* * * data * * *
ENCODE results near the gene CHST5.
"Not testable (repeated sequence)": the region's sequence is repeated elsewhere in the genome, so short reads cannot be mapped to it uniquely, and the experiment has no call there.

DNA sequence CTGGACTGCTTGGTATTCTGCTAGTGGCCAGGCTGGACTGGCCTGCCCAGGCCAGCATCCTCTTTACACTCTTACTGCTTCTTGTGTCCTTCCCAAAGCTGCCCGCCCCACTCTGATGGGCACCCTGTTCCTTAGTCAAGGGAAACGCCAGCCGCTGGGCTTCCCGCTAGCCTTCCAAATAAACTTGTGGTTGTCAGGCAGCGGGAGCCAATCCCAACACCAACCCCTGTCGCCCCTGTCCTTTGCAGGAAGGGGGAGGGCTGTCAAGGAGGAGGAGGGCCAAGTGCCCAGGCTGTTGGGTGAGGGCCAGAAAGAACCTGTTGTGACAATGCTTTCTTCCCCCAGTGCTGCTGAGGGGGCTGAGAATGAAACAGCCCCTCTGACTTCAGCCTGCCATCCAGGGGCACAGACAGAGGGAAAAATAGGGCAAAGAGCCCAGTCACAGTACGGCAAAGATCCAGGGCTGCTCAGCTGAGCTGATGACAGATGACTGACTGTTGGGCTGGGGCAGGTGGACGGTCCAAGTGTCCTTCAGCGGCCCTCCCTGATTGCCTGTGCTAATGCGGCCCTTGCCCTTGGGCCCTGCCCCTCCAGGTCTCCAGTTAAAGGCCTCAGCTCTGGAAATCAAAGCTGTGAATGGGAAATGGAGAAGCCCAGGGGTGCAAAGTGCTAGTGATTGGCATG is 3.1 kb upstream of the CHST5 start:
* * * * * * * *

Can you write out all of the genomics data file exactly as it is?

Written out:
ENCODE results near the gene CHST5.
"Not testable (repeated sequence)": the region's sequence is repeated elsewhere in the genome, so short reads cannot be mapped to it uniquely, and the experiment has no call there.

DNA sequence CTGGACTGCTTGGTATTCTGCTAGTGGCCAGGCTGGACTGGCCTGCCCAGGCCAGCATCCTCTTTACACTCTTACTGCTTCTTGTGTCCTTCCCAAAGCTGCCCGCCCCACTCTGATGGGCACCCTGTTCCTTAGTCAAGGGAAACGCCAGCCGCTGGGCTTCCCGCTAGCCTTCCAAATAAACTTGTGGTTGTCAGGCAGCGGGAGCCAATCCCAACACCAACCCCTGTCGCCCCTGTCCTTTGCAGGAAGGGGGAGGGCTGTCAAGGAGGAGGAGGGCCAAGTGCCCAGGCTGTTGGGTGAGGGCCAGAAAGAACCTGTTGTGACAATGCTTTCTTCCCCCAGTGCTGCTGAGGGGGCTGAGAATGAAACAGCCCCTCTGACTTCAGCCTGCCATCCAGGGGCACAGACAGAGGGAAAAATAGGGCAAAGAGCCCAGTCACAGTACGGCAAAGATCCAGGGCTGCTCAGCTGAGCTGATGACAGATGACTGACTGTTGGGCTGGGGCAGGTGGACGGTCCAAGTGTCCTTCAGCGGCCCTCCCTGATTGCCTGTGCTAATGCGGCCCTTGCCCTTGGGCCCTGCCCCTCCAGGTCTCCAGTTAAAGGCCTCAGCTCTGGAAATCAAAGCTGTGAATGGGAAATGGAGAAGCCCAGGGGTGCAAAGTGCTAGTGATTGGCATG is 3.1 kb upstream of the CHST5 start: